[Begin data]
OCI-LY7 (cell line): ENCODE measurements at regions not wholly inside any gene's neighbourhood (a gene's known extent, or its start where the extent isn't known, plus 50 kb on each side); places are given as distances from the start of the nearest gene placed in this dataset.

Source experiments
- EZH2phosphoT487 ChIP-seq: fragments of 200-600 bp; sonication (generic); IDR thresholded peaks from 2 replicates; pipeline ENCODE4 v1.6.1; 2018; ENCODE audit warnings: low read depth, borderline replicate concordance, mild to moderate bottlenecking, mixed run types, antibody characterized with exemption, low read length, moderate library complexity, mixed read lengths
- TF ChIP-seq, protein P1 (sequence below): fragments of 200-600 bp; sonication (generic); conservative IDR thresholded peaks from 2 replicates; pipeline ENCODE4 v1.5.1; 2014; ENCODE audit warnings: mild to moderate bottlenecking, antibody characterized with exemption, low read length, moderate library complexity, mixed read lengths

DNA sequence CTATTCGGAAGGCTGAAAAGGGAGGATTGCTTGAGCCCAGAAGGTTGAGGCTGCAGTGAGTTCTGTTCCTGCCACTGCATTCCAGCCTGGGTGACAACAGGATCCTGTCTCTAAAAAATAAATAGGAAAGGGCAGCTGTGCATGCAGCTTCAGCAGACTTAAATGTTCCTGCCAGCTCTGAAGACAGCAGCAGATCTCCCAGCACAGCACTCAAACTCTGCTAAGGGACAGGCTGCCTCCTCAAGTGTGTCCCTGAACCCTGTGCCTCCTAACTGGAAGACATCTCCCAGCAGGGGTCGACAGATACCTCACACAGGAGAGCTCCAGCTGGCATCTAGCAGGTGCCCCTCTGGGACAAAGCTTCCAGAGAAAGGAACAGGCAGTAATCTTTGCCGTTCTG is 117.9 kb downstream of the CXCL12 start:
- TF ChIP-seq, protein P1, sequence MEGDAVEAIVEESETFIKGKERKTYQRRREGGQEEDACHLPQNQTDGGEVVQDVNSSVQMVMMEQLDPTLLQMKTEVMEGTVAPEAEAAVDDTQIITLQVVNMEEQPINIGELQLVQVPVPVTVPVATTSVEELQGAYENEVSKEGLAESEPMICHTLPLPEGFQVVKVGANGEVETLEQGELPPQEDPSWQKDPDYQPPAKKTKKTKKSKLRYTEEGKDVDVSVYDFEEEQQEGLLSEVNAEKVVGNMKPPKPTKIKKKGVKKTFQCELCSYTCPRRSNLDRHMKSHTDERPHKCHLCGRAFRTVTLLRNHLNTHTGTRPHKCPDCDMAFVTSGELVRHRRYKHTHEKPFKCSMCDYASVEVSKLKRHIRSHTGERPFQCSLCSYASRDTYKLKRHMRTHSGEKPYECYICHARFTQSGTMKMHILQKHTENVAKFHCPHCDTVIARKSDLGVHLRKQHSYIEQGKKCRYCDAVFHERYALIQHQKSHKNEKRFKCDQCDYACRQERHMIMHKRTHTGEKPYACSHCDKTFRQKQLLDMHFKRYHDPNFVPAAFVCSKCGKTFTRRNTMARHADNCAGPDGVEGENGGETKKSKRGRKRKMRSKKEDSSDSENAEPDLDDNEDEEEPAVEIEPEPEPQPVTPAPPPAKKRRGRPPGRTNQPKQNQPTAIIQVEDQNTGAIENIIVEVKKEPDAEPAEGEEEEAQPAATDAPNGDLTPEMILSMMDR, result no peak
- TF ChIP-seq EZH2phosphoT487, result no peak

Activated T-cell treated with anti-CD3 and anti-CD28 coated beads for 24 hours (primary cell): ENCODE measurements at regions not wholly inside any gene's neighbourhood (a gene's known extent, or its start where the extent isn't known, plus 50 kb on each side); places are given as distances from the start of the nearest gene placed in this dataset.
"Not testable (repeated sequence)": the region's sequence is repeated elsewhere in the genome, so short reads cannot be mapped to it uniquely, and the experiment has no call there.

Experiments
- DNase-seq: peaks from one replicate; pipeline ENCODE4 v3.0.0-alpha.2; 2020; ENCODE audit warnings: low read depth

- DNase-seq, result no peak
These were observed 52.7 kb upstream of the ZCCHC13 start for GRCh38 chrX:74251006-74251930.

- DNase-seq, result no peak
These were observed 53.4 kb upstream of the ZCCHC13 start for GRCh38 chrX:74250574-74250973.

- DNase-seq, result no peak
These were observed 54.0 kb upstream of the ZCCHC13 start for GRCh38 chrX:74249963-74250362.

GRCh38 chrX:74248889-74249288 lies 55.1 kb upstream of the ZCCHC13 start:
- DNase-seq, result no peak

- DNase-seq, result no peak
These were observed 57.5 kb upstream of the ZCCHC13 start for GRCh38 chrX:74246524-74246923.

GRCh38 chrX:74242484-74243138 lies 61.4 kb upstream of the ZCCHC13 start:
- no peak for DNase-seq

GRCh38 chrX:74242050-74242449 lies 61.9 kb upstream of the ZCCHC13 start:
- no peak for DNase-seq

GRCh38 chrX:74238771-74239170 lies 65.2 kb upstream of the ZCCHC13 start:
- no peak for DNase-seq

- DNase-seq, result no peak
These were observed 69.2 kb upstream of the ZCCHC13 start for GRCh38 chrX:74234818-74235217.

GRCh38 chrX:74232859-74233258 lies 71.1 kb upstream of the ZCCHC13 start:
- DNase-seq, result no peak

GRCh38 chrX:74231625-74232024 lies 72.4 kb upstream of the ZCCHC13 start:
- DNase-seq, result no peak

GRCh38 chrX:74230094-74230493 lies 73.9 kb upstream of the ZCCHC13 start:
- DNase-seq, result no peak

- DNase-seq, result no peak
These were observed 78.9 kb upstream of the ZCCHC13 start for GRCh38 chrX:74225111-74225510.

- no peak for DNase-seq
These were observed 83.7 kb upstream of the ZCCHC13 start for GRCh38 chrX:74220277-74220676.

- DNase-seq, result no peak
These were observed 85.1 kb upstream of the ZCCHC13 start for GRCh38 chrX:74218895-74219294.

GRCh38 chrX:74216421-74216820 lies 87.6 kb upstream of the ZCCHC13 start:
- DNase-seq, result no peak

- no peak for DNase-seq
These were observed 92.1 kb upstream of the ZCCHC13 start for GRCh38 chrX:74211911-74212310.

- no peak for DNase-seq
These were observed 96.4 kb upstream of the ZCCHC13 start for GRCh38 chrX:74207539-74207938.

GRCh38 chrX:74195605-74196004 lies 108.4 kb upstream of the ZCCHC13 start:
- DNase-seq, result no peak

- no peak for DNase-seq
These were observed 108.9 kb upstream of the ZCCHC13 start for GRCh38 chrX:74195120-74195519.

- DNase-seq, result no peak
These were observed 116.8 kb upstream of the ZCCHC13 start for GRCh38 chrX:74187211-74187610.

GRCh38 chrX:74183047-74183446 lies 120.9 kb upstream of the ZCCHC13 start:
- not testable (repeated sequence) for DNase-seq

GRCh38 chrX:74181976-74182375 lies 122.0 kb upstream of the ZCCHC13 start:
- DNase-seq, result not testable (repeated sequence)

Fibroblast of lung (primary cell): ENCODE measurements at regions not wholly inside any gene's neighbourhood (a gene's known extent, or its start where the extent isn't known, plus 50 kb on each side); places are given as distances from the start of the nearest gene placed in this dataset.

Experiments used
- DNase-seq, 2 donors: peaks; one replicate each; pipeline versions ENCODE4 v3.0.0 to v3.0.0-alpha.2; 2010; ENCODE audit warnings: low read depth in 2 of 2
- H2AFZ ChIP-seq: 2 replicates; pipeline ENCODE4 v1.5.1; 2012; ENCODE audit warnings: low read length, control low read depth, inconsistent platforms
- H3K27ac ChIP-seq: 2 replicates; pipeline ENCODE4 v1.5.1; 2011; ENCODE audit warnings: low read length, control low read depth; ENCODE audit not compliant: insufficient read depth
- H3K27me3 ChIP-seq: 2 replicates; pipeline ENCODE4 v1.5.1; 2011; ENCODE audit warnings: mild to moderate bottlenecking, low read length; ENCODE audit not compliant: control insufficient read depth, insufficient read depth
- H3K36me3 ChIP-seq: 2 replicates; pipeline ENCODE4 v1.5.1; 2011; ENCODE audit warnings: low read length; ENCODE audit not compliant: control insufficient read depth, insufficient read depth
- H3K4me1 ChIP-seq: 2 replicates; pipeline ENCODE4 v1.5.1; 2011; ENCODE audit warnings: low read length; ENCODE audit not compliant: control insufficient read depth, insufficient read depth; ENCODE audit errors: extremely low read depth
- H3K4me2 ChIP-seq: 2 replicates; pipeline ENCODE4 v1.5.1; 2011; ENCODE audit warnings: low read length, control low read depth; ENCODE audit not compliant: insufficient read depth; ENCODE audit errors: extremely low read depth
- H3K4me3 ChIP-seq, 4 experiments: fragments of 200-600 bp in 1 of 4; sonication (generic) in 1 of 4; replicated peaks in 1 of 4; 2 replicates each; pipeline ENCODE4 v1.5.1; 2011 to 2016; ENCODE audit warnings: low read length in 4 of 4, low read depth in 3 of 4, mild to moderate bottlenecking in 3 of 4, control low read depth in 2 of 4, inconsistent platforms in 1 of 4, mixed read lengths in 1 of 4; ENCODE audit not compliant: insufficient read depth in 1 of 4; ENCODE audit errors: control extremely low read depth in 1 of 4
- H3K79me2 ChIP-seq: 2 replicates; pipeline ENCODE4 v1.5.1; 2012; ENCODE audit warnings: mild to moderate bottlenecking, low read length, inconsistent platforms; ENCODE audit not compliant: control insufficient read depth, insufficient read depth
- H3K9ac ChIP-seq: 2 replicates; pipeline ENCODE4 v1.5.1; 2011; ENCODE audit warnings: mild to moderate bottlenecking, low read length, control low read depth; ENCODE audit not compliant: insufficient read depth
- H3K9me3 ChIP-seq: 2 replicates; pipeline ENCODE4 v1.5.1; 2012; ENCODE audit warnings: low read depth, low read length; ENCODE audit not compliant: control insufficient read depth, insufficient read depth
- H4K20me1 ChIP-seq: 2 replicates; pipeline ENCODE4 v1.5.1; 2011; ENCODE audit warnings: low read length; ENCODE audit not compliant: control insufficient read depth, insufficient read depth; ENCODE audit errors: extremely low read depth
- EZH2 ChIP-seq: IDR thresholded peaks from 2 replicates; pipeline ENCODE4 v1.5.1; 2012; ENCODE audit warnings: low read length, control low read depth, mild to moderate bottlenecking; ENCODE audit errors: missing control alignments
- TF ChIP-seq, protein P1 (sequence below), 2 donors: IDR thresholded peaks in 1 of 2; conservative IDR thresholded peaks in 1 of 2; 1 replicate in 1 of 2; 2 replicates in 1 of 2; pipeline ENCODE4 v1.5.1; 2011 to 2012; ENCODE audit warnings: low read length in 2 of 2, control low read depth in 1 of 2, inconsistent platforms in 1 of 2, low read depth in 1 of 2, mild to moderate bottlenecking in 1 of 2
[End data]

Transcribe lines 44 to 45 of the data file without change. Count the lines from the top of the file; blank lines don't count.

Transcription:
- no peak for DNase-seq
These were observed 92.1 kb upstream of the ZCCHC13 start for GRCh38 chrX:74211911-74212310.